Coaching an All-Star Staff
“An effective leader skillfully blends the first three roles but doesn’t actually have to be superhuman,” says Lynda Paulson, president of Success Strategies, Inc.
Instead, aspiring leaders and team builders need to learn how to guide employees to the path of productivity and positive attitudes by discovering their motives for working.
Although the manager has the potential to exert much influence on his staff’s behavior, he has little control over their motivation.
“Employees do what they do for their own reasons, not,” says Paulson. “Motivation comes from the inside, not the outside. We respond and react to things, but it’s an inner source that makes us respond. What a manager has to do is create an environment in which a person motivates himself.”
To develop this conducive atmosphere, the manager must first realize that just as each person is unique, each employee has different motives for action.
Human resource inventories are a useful tool for finding out what motivates each person. Paulson says this research can be as sophisticated as conducting employee profiles that determine behavioral styles, or as simple as going up to each individual and asking, “Why do you like it here?”
Paulson also suggests taking a survey that asks the employee what three things he likes most and least about his job, as well as what he thinks management can do to help him perform better and be happier with his position.
“It’s interesting what comes out” Paulson says. “Most of the time, the needs are basic ones such as, ‘I want more appreciation for the work I do’ or ‘I want to be more informed and in on things.’ In other words, employees want communication and appreciation.”
Two popular methods for understanding people’s motivations and empowering them to perform at their peak potential are: Job Results Descriptions and Success Pattern Analyses.
With Success Pattern Analyses, people think back over their lives and pinpoint various accomplishments. For each accomplishment, they recall the characteristics that helped them achieve the goal, such as determination or an unwillingness to let people down. “After you scrutinize the list, you begin to see that two or three characteristics come up again and again,” Paulson explains. “This gives people an idea of what makes them tick. It’s also very motivational. The most powerful leaders remind people of their past achievements and strengths to trigger their inner motivation.”
A goal-oriented manager uses Job Results Descriptions to assure the results he needs his team to produce.
“Employees, with input from the manager, actually develop their own strategies for obtaining the results. This process gives staff members a feeling of control and investment in their jobs,” Paulson says.
Similarly, an “open-door” policy between management and staff can further motivate people and create a harmony that otherwise maybe absent. “Be available to your employees to inspire a healthy trust,” Paulson urges. “If your office has a back door, never use it to leave. People shouldn’t have to guess whether you’re there.”
There are other ways to promote a teamwork atmosphere and to close any “us-and-them” gap that may exist between personnel and management. one method is to involve key employees in planning and decision-making. Not only does such teamwork generate more input and ideas, it also improves staff attitudes about their jobs’ Paulson says.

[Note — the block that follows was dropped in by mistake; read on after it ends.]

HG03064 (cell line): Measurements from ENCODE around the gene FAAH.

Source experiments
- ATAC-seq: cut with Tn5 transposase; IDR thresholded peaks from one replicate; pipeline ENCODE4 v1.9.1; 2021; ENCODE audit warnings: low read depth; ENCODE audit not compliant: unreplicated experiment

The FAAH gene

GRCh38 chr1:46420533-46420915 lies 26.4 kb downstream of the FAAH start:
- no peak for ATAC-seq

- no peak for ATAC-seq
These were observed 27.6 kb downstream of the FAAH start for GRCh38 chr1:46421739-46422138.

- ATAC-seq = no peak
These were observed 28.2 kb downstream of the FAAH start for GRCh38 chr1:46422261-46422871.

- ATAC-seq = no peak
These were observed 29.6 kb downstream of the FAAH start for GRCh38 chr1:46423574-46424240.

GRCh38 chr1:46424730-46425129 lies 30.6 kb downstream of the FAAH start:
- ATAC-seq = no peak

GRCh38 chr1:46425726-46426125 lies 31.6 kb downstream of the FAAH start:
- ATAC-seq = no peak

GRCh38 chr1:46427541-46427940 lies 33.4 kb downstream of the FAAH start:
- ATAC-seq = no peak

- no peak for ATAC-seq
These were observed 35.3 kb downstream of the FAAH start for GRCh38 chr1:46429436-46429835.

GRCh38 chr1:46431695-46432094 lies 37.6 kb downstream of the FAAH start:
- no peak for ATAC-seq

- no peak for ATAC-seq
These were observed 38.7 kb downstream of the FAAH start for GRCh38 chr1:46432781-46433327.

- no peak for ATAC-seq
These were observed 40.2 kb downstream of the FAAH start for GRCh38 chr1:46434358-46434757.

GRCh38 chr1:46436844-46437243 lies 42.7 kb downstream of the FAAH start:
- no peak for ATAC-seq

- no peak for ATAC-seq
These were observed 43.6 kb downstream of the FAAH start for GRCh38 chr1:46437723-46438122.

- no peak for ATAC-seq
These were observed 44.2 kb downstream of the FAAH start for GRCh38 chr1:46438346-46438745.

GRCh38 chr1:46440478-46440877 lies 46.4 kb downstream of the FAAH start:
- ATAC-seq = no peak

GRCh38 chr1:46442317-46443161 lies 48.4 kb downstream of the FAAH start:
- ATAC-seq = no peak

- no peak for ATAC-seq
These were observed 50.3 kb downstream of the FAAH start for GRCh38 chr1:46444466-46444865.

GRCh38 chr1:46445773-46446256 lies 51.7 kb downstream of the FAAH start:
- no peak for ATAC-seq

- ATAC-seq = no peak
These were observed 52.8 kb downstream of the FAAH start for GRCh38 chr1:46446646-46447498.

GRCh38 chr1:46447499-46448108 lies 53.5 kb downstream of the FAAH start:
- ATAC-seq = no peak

She also suggests involving personnel in writing the company’s operation manual and mission statement. “The more a player contributes to a team,” she points out, “the more enthusiastically he will support its efforts, and the team will have a better chance of winning.”
Peer coaching is an important element in the team effort: highly motivated, winning teams coach one another. Any type of coaching – whether it is among peers or between management and staff – should be done in a teachable, positive way rather than a “grinding” one, Paulson stresses.
Leaders should always remember to recognize and praise a job well done. Taking an outstanding performer to lunch, profiling him in the company newsletter or putting his picture on the office bulletin board are effective methods.
As the manager works to influence employee behavior through effective leadership, he also should remember that in the world of business, he who laughs, lasts. Humor and hard work can, and should, coexist, says Paulson. Ultimately, this winning combination will enhance positive employee attitudes and peak performance.
- Advertise their good performances and give them public recognition whenever possible. Do not show displeasure about their shortcomings unless they are damaging, and then always make sure this is done in private.
- Include them as much as possible in decision-making, especially where their job is concerned. Encourage them to contribute their ideas, and keep the lines of communication open both ways.
- Express appreciation to them for any task done, large or small. Coach them constructively and always with positive encouragement.
- Share as much information as possible: plans for the company. product decisions, information about the competition, etc. They like to feel in on things.
- Be available, and be a good listener. Offer your personal concern wherever possible and appropriate.
- Promise only what is certain. For example, if you cannot pay them more, say so.
- Use their names, correctly and often. Remember that a person’s name, in any language, is the sweetest sound to him.
- Exude an air of enthusiasm. Be a living example of what you want your employees to be.